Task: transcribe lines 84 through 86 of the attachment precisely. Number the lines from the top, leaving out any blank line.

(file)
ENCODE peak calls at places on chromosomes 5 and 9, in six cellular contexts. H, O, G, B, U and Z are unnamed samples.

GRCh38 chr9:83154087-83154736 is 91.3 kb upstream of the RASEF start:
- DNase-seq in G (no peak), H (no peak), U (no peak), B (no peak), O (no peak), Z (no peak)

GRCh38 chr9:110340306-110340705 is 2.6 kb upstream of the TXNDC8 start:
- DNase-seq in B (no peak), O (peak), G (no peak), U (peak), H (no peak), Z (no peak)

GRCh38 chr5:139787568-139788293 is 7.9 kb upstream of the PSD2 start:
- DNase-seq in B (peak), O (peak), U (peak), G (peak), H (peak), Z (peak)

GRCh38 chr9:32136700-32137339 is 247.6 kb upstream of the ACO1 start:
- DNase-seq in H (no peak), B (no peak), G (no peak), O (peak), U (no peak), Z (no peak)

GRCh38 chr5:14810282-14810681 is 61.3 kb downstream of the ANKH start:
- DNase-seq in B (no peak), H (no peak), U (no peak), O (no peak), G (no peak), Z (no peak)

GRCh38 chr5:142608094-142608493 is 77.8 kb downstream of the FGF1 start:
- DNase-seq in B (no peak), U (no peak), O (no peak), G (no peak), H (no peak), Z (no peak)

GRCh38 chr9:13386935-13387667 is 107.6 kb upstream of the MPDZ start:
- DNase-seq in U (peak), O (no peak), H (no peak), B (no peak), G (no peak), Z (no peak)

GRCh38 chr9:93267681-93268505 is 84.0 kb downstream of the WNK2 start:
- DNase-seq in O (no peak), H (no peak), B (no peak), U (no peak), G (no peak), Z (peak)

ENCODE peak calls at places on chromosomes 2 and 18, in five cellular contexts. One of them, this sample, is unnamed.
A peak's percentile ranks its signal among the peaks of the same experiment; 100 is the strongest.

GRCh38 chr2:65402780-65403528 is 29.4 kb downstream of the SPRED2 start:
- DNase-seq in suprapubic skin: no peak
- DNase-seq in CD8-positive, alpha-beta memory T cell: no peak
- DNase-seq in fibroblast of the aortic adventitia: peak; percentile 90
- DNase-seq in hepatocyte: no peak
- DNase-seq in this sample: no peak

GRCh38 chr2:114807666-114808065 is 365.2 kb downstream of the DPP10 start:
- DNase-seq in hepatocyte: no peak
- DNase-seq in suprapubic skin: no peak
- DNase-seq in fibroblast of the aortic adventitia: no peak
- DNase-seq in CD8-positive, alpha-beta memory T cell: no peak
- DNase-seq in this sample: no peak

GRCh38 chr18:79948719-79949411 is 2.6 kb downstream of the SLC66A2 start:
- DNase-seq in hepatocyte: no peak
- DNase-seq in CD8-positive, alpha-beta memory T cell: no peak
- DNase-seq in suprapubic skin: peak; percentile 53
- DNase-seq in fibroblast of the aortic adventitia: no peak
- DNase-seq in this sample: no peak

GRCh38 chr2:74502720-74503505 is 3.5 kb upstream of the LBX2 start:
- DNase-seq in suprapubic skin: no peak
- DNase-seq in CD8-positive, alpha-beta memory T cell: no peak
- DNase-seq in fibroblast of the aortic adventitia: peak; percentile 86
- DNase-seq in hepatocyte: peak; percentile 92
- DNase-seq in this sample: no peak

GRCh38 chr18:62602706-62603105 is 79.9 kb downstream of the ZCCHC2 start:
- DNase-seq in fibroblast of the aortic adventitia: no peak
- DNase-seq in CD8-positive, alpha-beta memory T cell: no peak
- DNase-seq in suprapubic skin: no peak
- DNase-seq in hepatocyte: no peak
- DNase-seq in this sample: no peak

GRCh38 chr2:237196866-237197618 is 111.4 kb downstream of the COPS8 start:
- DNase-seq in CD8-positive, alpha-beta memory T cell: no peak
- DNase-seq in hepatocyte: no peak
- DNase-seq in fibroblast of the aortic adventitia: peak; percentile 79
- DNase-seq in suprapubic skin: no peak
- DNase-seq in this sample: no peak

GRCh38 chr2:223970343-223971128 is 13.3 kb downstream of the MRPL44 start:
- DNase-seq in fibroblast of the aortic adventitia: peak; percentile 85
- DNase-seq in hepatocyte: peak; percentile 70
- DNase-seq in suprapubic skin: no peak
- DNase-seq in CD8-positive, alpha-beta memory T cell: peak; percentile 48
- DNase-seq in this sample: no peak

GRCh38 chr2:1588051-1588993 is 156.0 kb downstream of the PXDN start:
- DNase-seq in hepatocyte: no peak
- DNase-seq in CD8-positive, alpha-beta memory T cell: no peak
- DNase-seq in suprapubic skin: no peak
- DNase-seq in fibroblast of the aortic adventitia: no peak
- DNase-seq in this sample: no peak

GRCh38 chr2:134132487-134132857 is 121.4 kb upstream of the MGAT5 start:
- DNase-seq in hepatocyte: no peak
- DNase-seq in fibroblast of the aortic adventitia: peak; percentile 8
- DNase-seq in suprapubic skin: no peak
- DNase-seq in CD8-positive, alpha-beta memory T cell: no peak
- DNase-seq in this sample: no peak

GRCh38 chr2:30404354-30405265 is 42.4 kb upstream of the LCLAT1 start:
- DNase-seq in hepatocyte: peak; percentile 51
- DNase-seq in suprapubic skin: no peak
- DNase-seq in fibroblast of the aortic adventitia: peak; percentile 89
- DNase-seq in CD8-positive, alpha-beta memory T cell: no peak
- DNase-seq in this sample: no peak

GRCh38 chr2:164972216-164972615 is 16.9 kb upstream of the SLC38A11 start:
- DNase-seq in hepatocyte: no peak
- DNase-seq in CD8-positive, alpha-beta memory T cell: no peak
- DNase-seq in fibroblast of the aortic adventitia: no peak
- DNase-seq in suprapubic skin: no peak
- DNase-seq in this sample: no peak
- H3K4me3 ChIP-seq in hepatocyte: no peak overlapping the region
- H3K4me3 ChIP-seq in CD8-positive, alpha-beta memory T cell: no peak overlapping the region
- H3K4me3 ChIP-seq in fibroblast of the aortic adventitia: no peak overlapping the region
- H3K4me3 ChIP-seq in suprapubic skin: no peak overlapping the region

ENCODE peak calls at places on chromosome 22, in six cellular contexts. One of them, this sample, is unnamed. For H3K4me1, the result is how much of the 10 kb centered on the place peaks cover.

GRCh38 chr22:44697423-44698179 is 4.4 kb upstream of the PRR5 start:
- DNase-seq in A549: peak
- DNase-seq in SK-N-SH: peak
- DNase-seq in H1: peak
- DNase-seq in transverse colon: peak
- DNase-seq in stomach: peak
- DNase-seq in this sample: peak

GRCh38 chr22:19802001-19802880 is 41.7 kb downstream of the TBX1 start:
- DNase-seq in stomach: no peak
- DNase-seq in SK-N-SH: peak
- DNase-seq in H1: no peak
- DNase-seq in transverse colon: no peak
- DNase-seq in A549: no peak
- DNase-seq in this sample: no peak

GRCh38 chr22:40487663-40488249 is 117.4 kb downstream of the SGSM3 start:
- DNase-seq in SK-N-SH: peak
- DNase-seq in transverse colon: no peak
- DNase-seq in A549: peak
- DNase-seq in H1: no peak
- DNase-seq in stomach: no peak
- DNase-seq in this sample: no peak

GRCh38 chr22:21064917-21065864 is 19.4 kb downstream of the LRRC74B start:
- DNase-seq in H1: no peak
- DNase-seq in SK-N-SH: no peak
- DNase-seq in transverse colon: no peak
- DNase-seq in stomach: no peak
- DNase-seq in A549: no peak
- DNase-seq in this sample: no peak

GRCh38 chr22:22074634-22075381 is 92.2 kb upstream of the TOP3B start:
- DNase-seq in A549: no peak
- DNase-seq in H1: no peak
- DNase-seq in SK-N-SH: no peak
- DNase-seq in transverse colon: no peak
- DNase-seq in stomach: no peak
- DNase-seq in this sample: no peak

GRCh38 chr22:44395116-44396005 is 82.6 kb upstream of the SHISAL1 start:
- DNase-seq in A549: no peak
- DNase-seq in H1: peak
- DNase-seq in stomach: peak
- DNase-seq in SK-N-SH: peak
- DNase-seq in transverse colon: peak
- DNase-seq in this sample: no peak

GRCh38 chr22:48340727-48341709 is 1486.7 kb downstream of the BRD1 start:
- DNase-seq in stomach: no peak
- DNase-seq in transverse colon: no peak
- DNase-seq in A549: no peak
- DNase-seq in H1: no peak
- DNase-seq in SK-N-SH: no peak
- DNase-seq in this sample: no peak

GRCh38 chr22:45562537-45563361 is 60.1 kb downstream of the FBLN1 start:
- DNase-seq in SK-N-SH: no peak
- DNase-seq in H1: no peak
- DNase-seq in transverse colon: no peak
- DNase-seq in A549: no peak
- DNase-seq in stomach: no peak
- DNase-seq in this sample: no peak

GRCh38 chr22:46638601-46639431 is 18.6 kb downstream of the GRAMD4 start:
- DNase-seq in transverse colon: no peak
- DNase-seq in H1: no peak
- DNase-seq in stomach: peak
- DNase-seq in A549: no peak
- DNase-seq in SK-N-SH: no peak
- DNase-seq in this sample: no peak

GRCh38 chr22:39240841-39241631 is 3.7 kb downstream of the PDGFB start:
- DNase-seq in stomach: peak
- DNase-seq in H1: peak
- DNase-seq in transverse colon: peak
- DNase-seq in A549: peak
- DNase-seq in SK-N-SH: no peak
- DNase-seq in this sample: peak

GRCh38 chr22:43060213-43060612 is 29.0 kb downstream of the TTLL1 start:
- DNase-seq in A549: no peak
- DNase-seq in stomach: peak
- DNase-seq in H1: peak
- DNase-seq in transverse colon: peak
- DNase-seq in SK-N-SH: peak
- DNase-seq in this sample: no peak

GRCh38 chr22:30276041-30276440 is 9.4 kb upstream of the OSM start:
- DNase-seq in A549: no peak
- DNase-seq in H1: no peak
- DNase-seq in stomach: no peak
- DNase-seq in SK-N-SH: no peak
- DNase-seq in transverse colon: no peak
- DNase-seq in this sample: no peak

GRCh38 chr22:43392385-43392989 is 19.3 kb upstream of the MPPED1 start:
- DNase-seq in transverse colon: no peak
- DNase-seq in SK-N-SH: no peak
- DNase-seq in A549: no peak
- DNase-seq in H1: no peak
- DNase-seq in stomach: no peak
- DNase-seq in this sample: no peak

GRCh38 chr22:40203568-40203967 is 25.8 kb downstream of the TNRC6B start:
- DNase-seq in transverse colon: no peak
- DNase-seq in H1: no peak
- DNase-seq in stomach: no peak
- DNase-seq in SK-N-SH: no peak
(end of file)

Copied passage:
- DNase-seq in suprapubic skin: no peak
- DNase-seq in this sample: no peak
- H3K4me3 ChIP-seq in hepatocyte: no peak overlapping the region